Back when I started dialysis at the center, I met this family whose nineteen year old daughter was the patient. Our association with each other bordered on saying hello or goodbye to each other, the occasional “How are you?” and talking about what’s on the news or the weather. You know, the usual chitchat. I noticed that the girl’s access was also still an IJ catheter, usually indicating that she is also new to the condition. She’d play with her tablet, read, chat with friends or family who accompany her. Sometimes I wonder, how can someone so young be shackled by this condition? Then I see a ten year old boy, then again another one of eight years waiting for their turn to get dialyzed.
You see all kinds. From all walks of life. Young and old, ambulant or otherwise, fit or sickly-looking, heavyset or lean. I think CKD patients on dialysis and our caregivers and companions share a certain understanding. We know what each has gone or is going through. An experience shared. A kind of bonding. Or maybe we share a common stigma. Yes, let me talk about that some more. The greatest fear I had, after the physician told me that I required regular dialysis, was not the hours I will spend undergoing that procedure, it was not the real threat of added expense to the already depleted cash flow, it was not the thought that I cannot not travel again. But the shame I will face because I am in this condition. I will be boxed and labelled as someone who is ‘sick’. It had a way of making you feel guilty and everything was your fault. Especially if you were perceived to have lived an active life engaged in fitness, sport and recreation.
But then you are bombarded with all these information about your condition, And the more you know and understand, the more you adjust to the new routine. The clinical aspects of kidney failure and dialysis, the laboratory results, the medications prescribed, the diet. As you do that, you also begin to know and understand your body more, as you are the one who feel any of the effects, good or bad, first hand. And you begin to take some control of your treatment. Unless you allow it to stay, gone is the shame you feared most as you face the world with chin high. You become transparent and could freely talk about your condition with others. The information doesn’t stop there. The idea of a possible transplant is breached and a whole bunch of information come flowing in. Blood types, tissue matches, cadaver lists, Philhealth(Medicare) packages, clearances from other specialty physicians. Sometimes, you just need to take a break.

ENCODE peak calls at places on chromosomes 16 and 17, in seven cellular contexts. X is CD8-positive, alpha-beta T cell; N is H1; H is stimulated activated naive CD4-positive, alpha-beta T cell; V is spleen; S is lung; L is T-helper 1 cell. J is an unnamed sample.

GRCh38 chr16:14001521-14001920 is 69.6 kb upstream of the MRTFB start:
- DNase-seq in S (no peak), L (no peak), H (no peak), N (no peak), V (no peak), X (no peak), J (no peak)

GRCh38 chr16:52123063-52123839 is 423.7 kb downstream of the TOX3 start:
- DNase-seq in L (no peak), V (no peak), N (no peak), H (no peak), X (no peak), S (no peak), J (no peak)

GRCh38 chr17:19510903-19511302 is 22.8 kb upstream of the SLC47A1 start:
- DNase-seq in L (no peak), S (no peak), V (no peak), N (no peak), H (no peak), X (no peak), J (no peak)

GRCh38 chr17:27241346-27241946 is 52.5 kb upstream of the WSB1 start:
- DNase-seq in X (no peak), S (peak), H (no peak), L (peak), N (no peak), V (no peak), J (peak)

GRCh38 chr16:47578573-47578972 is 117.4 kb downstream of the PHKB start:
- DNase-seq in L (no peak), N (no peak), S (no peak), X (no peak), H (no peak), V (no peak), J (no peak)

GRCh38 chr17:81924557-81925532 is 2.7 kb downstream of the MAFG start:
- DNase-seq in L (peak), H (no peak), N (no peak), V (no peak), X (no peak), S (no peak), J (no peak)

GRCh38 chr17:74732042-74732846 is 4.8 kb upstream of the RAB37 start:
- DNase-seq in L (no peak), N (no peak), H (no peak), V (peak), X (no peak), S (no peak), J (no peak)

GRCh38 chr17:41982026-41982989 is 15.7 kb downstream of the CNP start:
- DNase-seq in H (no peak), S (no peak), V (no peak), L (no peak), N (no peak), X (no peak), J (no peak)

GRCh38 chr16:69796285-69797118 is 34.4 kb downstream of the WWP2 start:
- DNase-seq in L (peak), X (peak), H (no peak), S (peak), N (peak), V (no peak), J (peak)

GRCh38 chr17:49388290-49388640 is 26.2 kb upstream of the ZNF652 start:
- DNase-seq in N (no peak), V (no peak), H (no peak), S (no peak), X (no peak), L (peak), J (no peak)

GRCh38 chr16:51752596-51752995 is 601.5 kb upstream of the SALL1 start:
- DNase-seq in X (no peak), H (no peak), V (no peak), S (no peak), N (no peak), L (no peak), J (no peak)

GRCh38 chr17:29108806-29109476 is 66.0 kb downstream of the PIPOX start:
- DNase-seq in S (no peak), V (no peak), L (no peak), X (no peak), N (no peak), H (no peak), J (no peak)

Going back to the nineteen year old girl, I heard through the buzz last week at the center that she was all prepped up for a transplant. That she was in the main hospital and it was just a matter of time that she gets a new kidney. Then a couple of hours into my session, she was wheeled in for her dialysis. Her father later informed me that everything was already in place when her final check up indicated fluid in her lungs. So she was disqualified for that round. And the two healthy twenty one year old kidneys went instead to two other recipients who were below her on the list.
But like the mythical phoenix, you go through the trauma, you go through the stigma. Then you do not want people looking at you like you were ‘sick’ anymore, like you were dependent on other people around you. You have to tell them that the reason for your weight loss is not because you were sick, but because you follow a disciplined diet. In earlier posts, I call myself and other people with the same condition as dialysis patients. I believe we’d like to be recognized as dialysis persons who are capable of living normal lives.